Lee Iacocca Net Worth | Celebrity Net Worth

Lee Iacocca Net Worth | Celebrity Net Worth

What was Lee Iacocca’s Net Worth and Salary?

Lee Iacocca was an American businessman and philanthropist who had a net worth of $150 million at the time of his death in 2019. Lee Iacocca was best known for helping to develop the Ford Mustang, Ford Pinto, and Continental Mark III cars in the 60s at the Ford Motor Company. After clashing with Henry Ford II, Lee was fired in 1978. He later became president and CEO of the Chrysler Corporation, which he helped to revive in the 80s. Among his other endeavors, Iacocca co-authored books, founded an electric bike company, and did philanthropic work. He retired in 1992 and spent the next several decades focused on writing, philanthropy, and politics. Lee Iacocca died on July 2, 2019 at the age of 94.

Lee Iacocca Salary and Compensation

Lee Iacocca was also famous for being one of the first CEOs to take just $1 a year in salary in exchange for a higher equity compensation. In 1983 he asked the board of Chrysler to give him $1 in salary and 337,500 shares which would vest over three years. At the time those shares were granted, they were worth $4.2 million. Three years later after Chrysler made a huge turnaround, the shares had tripled in value. By the time he exercised previously-granted shares, Lee’s total 1986 compensation was $20,577,491. That’s the same as earning around $45 million today after adjusting for inflation. In the same year, the CEO of Ford earned $4 million in total compensation and the CEO of GM earned $1.5 million.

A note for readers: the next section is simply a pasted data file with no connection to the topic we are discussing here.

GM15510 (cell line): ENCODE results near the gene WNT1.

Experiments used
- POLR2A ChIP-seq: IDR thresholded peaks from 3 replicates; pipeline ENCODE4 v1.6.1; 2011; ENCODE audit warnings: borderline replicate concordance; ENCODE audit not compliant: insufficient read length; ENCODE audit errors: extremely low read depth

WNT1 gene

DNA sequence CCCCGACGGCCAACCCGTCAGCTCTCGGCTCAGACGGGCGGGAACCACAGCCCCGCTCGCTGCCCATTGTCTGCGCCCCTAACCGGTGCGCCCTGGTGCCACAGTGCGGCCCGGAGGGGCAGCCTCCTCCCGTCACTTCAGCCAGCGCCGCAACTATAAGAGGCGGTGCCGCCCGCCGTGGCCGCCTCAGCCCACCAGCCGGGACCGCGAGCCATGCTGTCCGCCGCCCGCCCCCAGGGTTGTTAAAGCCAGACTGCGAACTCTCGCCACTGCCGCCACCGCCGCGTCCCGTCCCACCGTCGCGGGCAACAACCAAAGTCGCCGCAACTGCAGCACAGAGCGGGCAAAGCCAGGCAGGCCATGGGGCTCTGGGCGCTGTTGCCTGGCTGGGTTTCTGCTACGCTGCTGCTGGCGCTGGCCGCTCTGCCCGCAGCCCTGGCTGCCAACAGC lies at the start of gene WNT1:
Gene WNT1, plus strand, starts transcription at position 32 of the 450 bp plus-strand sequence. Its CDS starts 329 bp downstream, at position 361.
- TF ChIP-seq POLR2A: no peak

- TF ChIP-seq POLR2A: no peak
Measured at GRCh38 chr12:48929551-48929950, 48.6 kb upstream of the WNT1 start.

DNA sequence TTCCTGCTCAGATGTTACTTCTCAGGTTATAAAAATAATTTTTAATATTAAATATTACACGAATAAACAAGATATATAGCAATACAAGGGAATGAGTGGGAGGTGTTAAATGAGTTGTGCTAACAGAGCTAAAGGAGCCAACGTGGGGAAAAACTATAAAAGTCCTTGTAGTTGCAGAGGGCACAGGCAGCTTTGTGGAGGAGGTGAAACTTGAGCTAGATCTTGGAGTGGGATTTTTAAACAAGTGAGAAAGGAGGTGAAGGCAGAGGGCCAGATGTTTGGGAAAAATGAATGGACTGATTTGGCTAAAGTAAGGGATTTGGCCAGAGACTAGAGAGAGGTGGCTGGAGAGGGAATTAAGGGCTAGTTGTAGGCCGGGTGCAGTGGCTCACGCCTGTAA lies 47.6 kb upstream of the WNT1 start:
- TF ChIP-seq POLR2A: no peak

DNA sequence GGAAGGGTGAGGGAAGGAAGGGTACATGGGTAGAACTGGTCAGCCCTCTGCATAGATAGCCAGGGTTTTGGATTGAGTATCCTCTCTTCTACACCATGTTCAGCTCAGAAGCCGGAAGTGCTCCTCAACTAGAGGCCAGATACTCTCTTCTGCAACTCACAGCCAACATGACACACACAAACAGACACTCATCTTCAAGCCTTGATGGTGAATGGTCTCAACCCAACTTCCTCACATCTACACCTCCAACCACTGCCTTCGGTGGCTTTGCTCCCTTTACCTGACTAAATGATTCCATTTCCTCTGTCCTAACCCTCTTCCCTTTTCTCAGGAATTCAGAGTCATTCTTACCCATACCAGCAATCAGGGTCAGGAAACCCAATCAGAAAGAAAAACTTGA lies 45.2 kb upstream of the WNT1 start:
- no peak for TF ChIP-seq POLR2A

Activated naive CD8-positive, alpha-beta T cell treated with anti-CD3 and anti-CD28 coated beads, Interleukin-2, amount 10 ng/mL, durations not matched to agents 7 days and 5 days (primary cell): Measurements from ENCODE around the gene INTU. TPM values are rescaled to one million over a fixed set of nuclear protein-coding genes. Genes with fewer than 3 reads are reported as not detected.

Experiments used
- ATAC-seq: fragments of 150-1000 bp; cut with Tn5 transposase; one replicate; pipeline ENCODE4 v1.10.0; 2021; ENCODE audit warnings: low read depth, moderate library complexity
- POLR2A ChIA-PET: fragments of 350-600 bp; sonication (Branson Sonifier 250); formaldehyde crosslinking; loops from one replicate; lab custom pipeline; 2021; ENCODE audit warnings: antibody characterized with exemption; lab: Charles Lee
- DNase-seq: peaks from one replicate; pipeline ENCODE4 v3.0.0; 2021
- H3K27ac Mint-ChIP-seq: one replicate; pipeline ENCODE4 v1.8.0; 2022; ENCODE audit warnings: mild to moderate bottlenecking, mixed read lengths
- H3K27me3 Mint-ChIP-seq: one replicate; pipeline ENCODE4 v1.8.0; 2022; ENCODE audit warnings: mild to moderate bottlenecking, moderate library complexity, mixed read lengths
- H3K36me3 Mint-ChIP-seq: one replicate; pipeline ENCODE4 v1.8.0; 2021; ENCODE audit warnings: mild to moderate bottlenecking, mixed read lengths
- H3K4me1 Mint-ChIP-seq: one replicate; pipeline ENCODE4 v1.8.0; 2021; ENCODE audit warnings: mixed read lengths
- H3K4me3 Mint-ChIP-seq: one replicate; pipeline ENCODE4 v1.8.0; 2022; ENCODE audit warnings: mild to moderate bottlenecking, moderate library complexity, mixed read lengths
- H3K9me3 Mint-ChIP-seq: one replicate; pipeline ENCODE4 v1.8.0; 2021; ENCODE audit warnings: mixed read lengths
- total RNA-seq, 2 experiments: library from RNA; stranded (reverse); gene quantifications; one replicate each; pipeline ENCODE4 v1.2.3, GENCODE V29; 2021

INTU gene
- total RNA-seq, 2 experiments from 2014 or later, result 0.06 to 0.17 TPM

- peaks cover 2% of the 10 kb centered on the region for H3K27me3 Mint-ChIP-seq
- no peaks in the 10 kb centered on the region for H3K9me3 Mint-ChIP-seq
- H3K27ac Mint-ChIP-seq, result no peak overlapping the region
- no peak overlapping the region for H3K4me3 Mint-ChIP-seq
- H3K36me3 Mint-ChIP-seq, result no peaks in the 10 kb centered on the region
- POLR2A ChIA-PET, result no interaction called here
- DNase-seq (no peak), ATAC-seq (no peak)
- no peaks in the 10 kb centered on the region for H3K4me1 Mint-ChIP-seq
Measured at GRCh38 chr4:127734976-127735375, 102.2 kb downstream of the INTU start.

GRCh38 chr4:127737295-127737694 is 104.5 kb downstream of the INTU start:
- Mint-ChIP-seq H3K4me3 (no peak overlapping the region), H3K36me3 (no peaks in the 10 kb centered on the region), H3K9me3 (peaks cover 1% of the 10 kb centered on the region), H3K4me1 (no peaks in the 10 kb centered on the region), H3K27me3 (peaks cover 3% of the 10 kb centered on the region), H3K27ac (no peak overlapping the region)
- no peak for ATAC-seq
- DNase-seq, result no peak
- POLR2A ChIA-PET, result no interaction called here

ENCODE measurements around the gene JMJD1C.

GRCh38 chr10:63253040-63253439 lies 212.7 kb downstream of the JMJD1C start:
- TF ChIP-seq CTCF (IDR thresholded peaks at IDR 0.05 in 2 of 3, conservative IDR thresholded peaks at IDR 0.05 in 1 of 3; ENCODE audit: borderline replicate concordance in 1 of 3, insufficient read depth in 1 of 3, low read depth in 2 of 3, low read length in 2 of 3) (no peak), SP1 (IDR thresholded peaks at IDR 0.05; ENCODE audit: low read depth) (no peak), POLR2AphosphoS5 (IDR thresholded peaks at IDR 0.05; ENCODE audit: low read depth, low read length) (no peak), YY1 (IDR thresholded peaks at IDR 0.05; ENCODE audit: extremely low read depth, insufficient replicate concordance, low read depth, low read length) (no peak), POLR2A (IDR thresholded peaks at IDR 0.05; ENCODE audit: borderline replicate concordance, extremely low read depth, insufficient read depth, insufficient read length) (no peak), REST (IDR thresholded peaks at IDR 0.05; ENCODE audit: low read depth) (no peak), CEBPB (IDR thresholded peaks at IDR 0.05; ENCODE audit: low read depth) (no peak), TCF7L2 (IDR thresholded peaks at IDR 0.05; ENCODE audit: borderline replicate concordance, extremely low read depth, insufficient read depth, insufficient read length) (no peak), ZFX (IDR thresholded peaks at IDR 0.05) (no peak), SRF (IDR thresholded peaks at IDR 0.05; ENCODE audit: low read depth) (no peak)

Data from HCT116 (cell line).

Early Life and Education

Lee Iacocca was born as Lido Anthony Iacocca on October 15, 1924 in Allentown, Pennsylvania to Italian-American parents Antonietta and Nicola. His family operated the restaurant Yocco’s Hot Dogs in the Lehigh Valley. Iacocca was educated at Allen High School, from which he graduated in 1942. He went on to attend Lehigh University, graduating with a bachelor’s degree in industrial engineering. Iacocca subsequently obtained a master’s degree in mechanical engineering from Princeton University in 1946.

Ford Motor Company

After graduating from Princeton, Iacocca joined the Ford Motor Company as an engineer. He was soon moved to sales and marketing, where his career took off. Specifically, he came to national attention for his “56 for ’56” campaign, which offered loans on 1956 model year automobiles with a 20% down payment and $56 in monthly payments for three years. Moving up the corporate ranks, Iacocca was appointed vice president and general manager of Ford in late 1960. He continued to climb the ladder throughout the decade before being named company president in December of 1970.

During his time at Ford, Iacocca helped design many successful and iconic cars, including the Ford Mustang, Ford Pinto, and Continental Mark III. Notably, the 1965 Mustang had the most successful vehicle launch since the 1927 Model A. Iacocca also participated in the revival of the Mercury brand by helping to introduce the Mercury Cougar and Mercury Marquis in the late 60s. Despite the enormous success the company was experiencing, Iacocca was fired in the summer of 1978 after clashing with boss Henry Ford II.

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Chrysler